Oct 9, 2008
Expanding on Pass No Record
Posted in: Academics & Research
Alright, my first serious, thought-out blog entry in quite some time. I'm discovering something about sophomore year, well, a lot of things, but a few key ones.
1) Classes are harder
2) Classes are in your major
3) Nothing is new anymore
During your first semester at MIT you'll be taking a lot of classes over a wide variety of disciplines. These are known as GIRs (pronounce each letter, don't call them grrrrrrrrrrrrrrrrrs). Unless you kicked some serious butt in a crazily academic high school or took a bunch of classes at a local college, you're going to have to get some core classes out of the way, including single and multivariable calculus, physics (mechanics and E&M), chemistry, and biology. No ifs, ands, or buts, you will take these classes (or pass out of them). There are a bunch of different classes, each of varying degrees of difficulty, in each of these topics to choose from, but that's for a later entry.
I came to MIT wanting to be a mechanical engineer. I love building things, piecing things together, and constructing a product. I did not come to MIT to learn math, chemistry, or biology. As such, I struggled/didn't really enjoy these classes. Yes, I know, it's MIT, "we're" good at these classes, and as a whole MIT is very good, but individual students sometimes loathe these subjects.
Over your four years at MIT you'll experience a lot of things that make MIT seem like the big bully at the playground punching you repeatedly in your beautiful face, but one thing MIT really prides itself on is making sure you have an enjoyable and fair first semester here. MIT doesn't want to make you cry (though it happens), so they have this AWESOME system called "Pass/No Record."
Several bloggers, including Yan just a couple of days ago, have mentioned Pass/No Record (P/NR) but nobody has really discussed it. Here's the gist of it. At the end of your first semester here (September through December) you will get a set of grades, just like you normally do. The thing that's different between first semester MIT grades and any other grades is that ALL FIRST SEMESTER MIT GRADES ARE THE SAME. That's right, you heard me, everybody will come out of first semester with the same GPA: 0.
A zero GPA!? OH NOES!
Oh yeses. Pass/No record means that if you pass a class you receive a "P" on your transcript. If you fail a class it shows that you never even took it. That means it's impossible to have an F on your first semester transcript. Let me say that again.
YOU CAN NOT GET AN F ON YOUR FIRST SEMESTER TRANSCRIPT
The other side to that is that you can't get an A on your first semester transcript.
YOU CAN NOT GET AN A ON YOUR FIRST SEMESTER TRANSCRIPT
Which has several additional implications.
YOU CAN NOT GET A B ON YOUR FIRST SEMESTER TRANSCRIPT
YOU CAN NOT GET A C ON YOUR FIRST SEMESTER TRANSCRIPT
What you can get is a bunch of P's. At MIT you'll hear some Pass/No Record mentioned a lot. You'll hear sentences like "Dude, just punt it, you're on pass/no record" or "Don't worry about it, you're a freshman" or "No. You didn't get an A. You got a P. Just like _________ over there having fun. You got the same grade only he had more fun."
Upperclassmen are really careful not to let the freshmen tools brag about their straight As. Nobody likes a tool, nobody likes to hear about your "Perfect GPA" when everybody knows full well that the only thing you got was a 0 GPA and less time to meet new people and hang out with friends.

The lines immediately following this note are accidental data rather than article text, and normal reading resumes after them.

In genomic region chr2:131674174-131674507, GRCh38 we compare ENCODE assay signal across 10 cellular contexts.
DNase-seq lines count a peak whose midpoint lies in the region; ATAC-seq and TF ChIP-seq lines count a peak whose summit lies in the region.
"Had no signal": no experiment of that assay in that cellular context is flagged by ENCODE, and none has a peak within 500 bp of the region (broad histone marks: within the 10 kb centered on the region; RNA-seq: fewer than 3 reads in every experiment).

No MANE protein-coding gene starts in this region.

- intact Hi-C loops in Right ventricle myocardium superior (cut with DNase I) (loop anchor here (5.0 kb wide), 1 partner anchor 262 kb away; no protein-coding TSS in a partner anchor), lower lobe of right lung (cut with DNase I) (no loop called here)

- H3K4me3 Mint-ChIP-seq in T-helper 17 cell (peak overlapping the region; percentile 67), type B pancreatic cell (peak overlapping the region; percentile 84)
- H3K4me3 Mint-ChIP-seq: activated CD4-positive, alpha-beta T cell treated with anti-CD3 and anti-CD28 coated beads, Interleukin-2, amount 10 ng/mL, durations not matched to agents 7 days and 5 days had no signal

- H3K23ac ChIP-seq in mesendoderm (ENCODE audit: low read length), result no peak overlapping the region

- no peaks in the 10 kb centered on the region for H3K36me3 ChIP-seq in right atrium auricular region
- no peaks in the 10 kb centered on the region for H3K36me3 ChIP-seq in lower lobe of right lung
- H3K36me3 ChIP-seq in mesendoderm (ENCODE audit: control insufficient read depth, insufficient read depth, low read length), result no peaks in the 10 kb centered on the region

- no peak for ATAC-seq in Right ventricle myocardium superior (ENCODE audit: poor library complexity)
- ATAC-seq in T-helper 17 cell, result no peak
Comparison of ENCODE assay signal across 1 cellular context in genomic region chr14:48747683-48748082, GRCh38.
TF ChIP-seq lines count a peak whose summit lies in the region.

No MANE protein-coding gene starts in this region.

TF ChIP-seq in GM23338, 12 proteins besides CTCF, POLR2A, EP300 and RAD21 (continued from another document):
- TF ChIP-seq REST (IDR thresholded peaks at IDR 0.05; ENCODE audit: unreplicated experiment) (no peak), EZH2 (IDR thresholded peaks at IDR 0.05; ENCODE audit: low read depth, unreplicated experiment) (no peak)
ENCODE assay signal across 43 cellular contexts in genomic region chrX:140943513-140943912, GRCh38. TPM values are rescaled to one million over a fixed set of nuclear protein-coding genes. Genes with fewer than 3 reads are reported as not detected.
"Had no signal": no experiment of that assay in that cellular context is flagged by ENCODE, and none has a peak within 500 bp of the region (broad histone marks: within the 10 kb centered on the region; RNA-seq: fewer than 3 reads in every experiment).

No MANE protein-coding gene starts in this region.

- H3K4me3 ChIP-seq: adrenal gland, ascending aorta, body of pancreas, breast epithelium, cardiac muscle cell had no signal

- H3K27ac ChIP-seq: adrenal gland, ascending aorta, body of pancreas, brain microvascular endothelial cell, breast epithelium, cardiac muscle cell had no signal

"Taking advantage of Pass/No Record" is something else you'll hear mentioned a lot. This can have several meanings. One is if you "fail" a class. You're taking advantage since you'll have no record. Another way to take advantage is to score the lowest possible passing score on everything and still get the same grade as everybody else. This is what I did. It's really nice to know nothing matters when you get a PSET back and it says this on it:
Don't get me wrong, I learned more than I've probably ever learned during my first semester here. It's not like you can get by without working, I spent many sleepless nights and early mornings fighting my way through problems sets and working harder than I've ever worked before, I just also spent a lot of time doing other things.
I have pretty awesome proof that I took advantage of P/NR, like my first chemistry exam. Check out my score breakdown, per question.
Righteous! Passed it! First two questions, rockin'. Next two questions? ****
Last question, pity points. Or, how about my third chemistry exam?
The first and fifth questions were just so wrong! lol, it's all good though, because it was P/NR and I ended up passing the class. The same with math and with physics (which I accidentally got a B in, go figure). I think I failed at least one test in every class except chemistry and still passed all of my classes. I also did a ton of other awesome fun things that I never got a chance to tell you about since I wasn't an MIT blogger back then. Basically, I loved first semester of freshman year, didn't mind getting C's (and by C's I mean P's) in all of my classes, and I feel that I'm better now for the relationships and other experiences I took advantage of than if I had locked myself in my room trying to get good grades that are invisible.
In summary, here are the important things to take away from this:
1) A's, B's, and C's all show up on your transcript as P's first semester of freshman year
2) D's and F's don't show up at all
3) You have to retake the class you "failed" but it doesn't show up as having taken it before
4) Take advantage of P/NR, it only happens once